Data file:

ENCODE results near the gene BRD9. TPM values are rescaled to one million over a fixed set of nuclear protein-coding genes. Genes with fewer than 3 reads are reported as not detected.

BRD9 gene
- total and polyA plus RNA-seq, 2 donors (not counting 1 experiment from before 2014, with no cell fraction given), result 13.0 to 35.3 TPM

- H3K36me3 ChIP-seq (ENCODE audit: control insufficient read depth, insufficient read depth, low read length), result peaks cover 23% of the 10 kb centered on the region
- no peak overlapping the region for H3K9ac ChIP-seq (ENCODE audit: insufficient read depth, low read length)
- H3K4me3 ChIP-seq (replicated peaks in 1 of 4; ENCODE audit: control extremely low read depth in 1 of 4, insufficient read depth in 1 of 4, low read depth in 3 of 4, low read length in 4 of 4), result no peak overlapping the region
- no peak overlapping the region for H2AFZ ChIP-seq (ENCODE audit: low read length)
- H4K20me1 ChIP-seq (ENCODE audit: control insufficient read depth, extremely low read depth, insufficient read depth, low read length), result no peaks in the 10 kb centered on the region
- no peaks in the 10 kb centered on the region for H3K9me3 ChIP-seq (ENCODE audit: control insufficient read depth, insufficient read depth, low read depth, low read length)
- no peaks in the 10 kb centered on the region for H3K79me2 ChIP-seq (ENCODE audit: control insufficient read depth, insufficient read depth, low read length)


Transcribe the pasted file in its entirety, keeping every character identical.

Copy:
ENCODE results near the gene BRD9. TPM values are rescaled to one million over a fixed set of nuclear protein-coding genes. Genes with fewer than 3 reads are reported as not detected.

BRD9 gene
- total and polyA plus RNA-seq, 2 donors (not counting 1 experiment from before 2014, with no cell fraction given), result 13.0 to 35.3 TPM

- H3K36me3 ChIP-seq (ENCODE audit: control insufficient read depth, insufficient read depth, low read length), result peaks cover 23% of the 10 kb centered on the region
- no peak overlapping the region for H3K9ac ChIP-seq (ENCODE audit: insufficient read depth, low read length)
- H3K4me3 ChIP-seq (replicated peaks in 1 of 4; ENCODE audit: control extremely low read depth in 1 of 4, insufficient read depth in 1 of 4, low read depth in 3 of 4, low read length in 4 of 4), result no peak overlapping the region
- no peak overlapping the region for H2AFZ ChIP-seq (ENCODE audit: low read length)
- H4K20me1 ChIP-seq (ENCODE audit: control insufficient read depth, extremely low read depth, insufficient read depth, low read length), result no peaks in the 10 kb centered on the region
- no peaks in the 10 kb centered on the region for H3K9me3 ChIP-seq (ENCODE audit: control insufficient read depth, insufficient read depth, low read depth, low read length)
- no peaks in the 10 kb centered on the region for H3K79me2 ChIP-seq (ENCODE audit: control insufficient read depth, insufficient read depth, low read length)